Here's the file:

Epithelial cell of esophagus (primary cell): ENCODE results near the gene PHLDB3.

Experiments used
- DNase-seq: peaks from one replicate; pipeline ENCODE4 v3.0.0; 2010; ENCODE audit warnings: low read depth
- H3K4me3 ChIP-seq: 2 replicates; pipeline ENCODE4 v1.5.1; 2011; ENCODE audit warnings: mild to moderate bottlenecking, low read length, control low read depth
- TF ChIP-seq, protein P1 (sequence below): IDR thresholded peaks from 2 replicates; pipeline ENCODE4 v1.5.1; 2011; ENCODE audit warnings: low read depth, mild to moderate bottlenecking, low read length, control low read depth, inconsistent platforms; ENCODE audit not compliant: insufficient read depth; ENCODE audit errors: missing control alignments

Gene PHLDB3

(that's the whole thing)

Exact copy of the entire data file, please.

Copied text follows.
Epithelial cell of esophagus (primary cell): ENCODE results near the gene PHLDB3.

Experiments used
- DNase-seq: peaks from one replicate; pipeline ENCODE4 v3.0.0; 2010; ENCODE audit warnings: low read depth
- H3K4me3 ChIP-seq: 2 replicates; pipeline ENCODE4 v1.5.1; 2011; ENCODE audit warnings: mild to moderate bottlenecking, low read length, control low read depth
- TF ChIP-seq, protein P1 (sequence below): IDR thresholded peaks from 2 replicates; pipeline ENCODE4 v1.5.1; 2011; ENCODE audit warnings: low read depth, mild to moderate bottlenecking, low read length, control low read depth, inconsistent platforms; ENCODE audit not compliant: insufficient read depth; ENCODE audit errors: missing control alignments

Gene PHLDB3